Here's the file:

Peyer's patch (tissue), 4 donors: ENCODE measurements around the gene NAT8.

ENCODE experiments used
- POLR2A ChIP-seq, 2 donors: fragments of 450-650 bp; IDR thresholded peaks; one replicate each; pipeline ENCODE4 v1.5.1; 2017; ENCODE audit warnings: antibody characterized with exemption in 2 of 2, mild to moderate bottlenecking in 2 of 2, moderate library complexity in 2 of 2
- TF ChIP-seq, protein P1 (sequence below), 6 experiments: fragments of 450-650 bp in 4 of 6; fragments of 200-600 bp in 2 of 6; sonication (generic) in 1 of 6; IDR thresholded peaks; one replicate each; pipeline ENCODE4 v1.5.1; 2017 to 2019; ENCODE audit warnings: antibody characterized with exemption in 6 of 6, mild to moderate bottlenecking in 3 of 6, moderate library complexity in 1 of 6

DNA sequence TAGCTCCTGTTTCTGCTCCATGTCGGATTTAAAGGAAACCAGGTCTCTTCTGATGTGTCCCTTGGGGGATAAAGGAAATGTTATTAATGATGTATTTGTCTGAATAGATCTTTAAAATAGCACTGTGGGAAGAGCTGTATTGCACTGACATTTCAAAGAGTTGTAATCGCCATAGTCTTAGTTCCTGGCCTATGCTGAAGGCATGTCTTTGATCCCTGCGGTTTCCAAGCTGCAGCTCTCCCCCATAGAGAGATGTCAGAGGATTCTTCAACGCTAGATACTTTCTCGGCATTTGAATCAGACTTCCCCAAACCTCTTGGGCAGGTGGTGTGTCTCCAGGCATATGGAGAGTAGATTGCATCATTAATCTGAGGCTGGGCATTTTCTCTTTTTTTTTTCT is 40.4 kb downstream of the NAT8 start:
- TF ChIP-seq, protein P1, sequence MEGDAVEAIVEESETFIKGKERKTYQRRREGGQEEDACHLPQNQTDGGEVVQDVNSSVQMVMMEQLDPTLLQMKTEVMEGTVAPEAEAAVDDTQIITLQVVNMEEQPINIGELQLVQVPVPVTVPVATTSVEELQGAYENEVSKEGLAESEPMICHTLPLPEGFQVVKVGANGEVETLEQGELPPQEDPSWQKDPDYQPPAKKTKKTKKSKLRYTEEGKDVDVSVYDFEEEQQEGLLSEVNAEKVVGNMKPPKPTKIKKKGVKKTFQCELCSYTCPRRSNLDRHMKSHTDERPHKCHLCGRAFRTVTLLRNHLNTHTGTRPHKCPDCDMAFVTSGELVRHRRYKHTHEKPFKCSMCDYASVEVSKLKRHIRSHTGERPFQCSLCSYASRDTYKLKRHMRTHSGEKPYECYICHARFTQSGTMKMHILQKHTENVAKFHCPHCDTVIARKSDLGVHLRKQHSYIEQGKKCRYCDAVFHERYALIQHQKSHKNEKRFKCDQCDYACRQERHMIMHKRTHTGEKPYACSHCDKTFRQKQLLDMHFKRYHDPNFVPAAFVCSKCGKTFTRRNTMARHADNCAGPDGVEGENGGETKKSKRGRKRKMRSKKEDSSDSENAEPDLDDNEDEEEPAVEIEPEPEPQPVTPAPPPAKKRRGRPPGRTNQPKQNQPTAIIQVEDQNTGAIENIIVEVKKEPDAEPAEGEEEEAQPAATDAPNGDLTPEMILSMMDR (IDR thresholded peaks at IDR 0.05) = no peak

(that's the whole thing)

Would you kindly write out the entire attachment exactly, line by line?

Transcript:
Peyer's patch (tissue), 4 donors: ENCODE measurements around the gene NAT8.

ENCODE experiments used
- POLR2A ChIP-seq, 2 donors: fragments of 450-650 bp; IDR thresholded peaks; one replicate each; pipeline ENCODE4 v1.5.1; 2017; ENCODE audit warnings: antibody characterized with exemption in 2 of 2, mild to moderate bottlenecking in 2 of 2, moderate library complexity in 2 of 2
- TF ChIP-seq, protein P1 (sequence below), 6 experiments: fragments of 450-650 bp in 4 of 6; fragments of 200-600 bp in 2 of 6; sonication (generic) in 1 of 6; IDR thresholded peaks; one replicate each; pipeline ENCODE4 v1.5.1; 2017 to 2019; ENCODE audit warnings: antibody characterized with exemption in 6 of 6, mild to moderate bottlenecking in 3 of 6, moderate library complexity in 1 of 6

DNA sequence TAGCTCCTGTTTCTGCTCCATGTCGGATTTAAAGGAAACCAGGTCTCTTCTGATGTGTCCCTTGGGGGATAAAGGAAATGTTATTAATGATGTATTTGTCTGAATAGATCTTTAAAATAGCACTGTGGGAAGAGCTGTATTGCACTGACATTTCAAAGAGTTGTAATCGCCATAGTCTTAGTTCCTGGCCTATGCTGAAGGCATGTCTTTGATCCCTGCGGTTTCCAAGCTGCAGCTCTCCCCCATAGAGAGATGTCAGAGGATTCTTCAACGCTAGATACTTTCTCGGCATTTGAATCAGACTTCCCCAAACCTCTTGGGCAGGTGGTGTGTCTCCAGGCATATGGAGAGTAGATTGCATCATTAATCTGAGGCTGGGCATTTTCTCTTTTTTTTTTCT is 40.4 kb downstream of the NAT8 start:
- TF ChIP-seq, protein P1, sequence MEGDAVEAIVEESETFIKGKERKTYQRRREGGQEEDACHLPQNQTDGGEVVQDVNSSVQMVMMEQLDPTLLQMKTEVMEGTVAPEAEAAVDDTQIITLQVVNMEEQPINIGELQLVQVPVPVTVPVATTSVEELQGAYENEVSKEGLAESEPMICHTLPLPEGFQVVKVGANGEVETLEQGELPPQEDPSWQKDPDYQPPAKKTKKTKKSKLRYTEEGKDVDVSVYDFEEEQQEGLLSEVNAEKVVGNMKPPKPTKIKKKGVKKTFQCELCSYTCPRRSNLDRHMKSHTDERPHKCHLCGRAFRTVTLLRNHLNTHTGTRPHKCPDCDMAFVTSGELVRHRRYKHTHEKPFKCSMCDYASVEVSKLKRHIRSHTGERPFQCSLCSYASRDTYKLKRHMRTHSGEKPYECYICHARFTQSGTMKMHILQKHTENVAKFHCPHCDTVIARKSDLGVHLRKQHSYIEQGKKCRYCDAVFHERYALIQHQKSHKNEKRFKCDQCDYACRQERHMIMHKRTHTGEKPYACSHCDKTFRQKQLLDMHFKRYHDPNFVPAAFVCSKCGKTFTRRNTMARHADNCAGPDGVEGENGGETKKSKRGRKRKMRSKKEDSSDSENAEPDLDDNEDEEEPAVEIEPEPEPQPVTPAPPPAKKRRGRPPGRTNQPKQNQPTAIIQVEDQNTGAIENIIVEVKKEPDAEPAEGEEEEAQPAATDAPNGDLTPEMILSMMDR (IDR thresholded peaks at IDR 0.05) = no peak